Women’s soccer team continues Kick for Nick foundation

Edgar Ayala – Sports Writer

In July of 2006, Private Nick Madaras of Wilton, Conn., rounded up soccer balls to try and send them back to the children of Iraq near his post.  

But on Sept. 3, 2006, he was never able to distribute those soccer balls as an IED bomb went off in Baqoub, Iraq, and killed the 19-year-old while on foot patrol.  

Now, Southern Connecticut’s women’s soccer team continues to show support for the Kick for Nick foundation by hosting soccer balls collections in their Oct. 3 and Oct. 17 home games.  

Head coach Adam Cohen said there was one reason behind the constant support in participating for the organization.  

“It’s just a personal nature of Kick for Nick,” Coach Cohen said. “Nick Madaras was from Connecticut; he was involved with soccer and a military member that gave his life for our country. We are just really honored and humbled to be a part of it.”  

According to the organization, Kick for Nick has gone worldwide, as they have received soccer balls from 47 states in America and letters supporting the organization from countries all over the world.  

This is the Owls’ third year in a row collecting and donating soccer balls for Kick for Nick.  

The lady Owls have amassed almost 50 soccer balls in their Oct. 3 game against the University of New Haven. 100 soccer balls in last year’s collection, and nearly 200 balls in their first year supporting the organization, according to junior captain Christine Allard.

“Three years ago, Jack Mordente, who is in charge of veteran services at Southern, reached out to Coach Cohen explaining the purpose of Kick for Nick,” said Allard.

“He asked the team if we would be interested in participating. We immediately thought it would be a great opportunity to take part in an organization that we all were very passionate about.”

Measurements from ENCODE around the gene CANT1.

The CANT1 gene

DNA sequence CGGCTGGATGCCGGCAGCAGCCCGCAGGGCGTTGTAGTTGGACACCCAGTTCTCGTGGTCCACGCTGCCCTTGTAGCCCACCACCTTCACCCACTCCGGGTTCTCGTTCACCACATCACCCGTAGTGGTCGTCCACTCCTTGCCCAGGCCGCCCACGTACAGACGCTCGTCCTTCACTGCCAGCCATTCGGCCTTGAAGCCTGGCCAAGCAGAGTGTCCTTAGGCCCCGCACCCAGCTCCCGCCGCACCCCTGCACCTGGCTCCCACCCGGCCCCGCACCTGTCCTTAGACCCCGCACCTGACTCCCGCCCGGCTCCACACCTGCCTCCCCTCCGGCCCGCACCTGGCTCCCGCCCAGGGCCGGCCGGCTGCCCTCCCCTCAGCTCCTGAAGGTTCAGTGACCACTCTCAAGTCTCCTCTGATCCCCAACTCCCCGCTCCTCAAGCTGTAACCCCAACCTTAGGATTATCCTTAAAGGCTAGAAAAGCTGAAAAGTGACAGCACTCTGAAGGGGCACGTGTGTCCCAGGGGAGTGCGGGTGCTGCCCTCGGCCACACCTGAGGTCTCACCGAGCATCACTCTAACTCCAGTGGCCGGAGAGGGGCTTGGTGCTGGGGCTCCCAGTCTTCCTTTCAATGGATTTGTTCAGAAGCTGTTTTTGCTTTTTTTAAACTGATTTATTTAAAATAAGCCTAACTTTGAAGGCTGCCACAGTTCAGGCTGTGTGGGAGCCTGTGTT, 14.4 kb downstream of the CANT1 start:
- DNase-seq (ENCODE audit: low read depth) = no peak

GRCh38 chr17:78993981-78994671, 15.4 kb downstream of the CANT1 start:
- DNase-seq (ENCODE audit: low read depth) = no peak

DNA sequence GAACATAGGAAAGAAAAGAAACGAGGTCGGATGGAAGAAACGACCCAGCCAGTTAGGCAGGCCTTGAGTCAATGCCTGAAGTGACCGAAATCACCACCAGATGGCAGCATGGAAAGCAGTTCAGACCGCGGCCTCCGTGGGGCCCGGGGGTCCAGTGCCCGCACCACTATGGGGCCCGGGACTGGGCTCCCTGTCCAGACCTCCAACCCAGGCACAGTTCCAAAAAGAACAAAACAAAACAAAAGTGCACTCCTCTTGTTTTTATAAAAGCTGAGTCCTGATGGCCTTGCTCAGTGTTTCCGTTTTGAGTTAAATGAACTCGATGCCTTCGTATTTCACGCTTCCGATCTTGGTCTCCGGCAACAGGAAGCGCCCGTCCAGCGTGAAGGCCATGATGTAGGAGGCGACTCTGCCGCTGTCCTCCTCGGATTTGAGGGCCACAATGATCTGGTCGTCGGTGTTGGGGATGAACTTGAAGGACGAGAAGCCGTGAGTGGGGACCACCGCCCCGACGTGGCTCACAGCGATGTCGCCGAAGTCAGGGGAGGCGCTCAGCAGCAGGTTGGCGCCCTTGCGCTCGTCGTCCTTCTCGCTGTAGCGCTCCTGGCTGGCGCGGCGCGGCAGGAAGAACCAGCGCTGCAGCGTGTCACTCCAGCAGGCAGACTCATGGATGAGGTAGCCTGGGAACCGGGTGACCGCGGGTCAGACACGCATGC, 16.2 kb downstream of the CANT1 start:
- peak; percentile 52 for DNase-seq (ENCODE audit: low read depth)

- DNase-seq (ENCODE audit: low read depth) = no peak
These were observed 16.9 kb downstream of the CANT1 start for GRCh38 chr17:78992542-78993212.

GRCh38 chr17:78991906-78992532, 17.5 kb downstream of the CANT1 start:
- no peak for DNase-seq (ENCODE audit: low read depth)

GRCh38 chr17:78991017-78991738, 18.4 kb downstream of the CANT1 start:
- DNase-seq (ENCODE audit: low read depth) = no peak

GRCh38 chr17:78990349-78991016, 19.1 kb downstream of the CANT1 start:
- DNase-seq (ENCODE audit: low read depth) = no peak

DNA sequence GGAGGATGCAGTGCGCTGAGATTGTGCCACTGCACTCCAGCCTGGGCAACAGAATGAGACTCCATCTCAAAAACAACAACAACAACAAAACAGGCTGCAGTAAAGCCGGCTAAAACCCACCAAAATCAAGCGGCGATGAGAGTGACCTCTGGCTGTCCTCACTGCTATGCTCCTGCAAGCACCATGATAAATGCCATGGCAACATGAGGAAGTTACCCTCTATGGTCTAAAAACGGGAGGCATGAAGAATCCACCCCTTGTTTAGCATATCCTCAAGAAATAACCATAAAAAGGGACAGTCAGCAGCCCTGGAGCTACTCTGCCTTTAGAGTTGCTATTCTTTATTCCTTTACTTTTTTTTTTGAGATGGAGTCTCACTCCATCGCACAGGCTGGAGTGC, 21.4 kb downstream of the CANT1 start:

Additionally, Allard said that their goal for this year’s collection is to reach out to as many people possible, in hopes of accumulating the largest shipment of soccer balls yet.

One donor, freshman Alyson Clarke, said she gave up her ball as she loves doing things for other people and wanted to show others that there is many ways to help those in need.  

“It felt amazing, knowing something that I didn’t use anymore can really make someone else’s day,” said Clarke. “Giving someone an old soccer ball is such a small thing, but it does so much.”

Allard said their expectations of collecting soccer balls are higher this year, but she still hopes that the kids receiving the balls are as happy as she is when donating them.

“I can’t begin to imagine what some of the children in Iraq go through on a daily basis, but my hopes are that receiving something as simple as a soccer ball will put a smile on their face,” said junior, Allard.

According to the organization, Kick For Nick’s mission is to continue Nick Madaras dream of spreading peace through the collection soccer balls, and giving them to the less fortunate children around the world

The Southern community can join the women’s soccer team in helping Kick for Nick collect soccer balls when the Owls take on Merrimack College on Saturday Oct. 17.   

Photo Credit: SCSU Athletic Communications



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